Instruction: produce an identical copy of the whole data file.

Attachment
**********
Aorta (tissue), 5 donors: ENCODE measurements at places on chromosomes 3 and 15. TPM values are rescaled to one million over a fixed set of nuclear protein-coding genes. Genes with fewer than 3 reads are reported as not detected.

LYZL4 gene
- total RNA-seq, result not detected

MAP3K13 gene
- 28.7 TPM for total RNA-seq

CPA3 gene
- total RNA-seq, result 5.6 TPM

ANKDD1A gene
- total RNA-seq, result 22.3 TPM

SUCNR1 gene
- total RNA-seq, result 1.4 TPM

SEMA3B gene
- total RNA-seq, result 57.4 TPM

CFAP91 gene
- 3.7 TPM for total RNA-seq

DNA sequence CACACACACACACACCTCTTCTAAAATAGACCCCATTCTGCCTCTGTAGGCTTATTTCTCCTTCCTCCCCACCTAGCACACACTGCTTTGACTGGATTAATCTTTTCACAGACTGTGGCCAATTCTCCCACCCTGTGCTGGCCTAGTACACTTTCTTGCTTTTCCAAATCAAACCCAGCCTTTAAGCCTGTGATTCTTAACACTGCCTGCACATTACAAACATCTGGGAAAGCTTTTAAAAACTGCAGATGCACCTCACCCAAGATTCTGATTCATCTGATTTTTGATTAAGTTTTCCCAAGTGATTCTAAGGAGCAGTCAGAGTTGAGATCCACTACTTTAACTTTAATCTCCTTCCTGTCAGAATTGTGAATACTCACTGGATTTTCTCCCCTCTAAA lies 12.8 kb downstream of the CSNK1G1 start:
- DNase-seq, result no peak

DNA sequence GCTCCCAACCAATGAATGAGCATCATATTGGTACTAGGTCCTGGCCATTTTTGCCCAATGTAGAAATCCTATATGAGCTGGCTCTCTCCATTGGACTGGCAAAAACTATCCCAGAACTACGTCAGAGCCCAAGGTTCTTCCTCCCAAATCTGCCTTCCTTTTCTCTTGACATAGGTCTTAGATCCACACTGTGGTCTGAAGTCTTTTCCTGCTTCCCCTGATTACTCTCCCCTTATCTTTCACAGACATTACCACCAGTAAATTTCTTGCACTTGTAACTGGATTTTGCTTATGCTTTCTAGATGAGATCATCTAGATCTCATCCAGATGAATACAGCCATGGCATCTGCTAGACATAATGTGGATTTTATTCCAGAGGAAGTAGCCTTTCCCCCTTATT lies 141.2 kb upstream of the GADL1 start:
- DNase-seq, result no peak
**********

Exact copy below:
Aorta (tissue), 5 donors: ENCODE measurements at places on chromosomes 3 and 15. TPM values are rescaled to one million over a fixed set of nuclear protein-coding genes. Genes with fewer than 3 reads are reported as not detected.

LYZL4 gene
- total RNA-seq, result not detected

MAP3K13 gene
- 28.7 TPM for total RNA-seq

CPA3 gene
- total RNA-seq, result 5.6 TPM

ANKDD1A gene
- total RNA-seq, result 22.3 TPM

SUCNR1 gene
- total RNA-seq, result 1.4 TPM

SEMA3B gene
- total RNA-seq, result 57.4 TPM

CFAP91 gene
- 3.7 TPM for total RNA-seq

DNA sequence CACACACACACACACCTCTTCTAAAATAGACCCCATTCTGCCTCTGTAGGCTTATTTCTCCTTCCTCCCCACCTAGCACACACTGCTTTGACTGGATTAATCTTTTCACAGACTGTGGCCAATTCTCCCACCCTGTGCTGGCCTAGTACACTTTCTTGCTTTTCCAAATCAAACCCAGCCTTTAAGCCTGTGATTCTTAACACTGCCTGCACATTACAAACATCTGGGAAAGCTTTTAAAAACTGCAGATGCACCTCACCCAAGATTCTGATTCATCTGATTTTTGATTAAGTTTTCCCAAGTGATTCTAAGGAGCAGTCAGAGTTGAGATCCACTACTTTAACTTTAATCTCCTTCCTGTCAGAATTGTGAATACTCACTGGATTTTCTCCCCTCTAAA lies 12.8 kb downstream of the CSNK1G1 start:
- DNase-seq, result no peak

DNA sequence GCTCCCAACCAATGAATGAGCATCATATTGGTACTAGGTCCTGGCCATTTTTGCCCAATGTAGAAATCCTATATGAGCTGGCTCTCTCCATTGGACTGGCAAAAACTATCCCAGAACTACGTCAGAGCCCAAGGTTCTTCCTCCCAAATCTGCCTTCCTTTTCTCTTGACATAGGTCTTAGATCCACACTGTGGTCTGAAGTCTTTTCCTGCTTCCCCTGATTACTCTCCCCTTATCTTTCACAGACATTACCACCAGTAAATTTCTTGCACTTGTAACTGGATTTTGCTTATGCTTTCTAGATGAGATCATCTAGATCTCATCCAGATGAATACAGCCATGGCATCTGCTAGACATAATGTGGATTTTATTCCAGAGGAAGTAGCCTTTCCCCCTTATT lies 141.2 kb upstream of the GADL1 start:
- DNase-seq, result no peak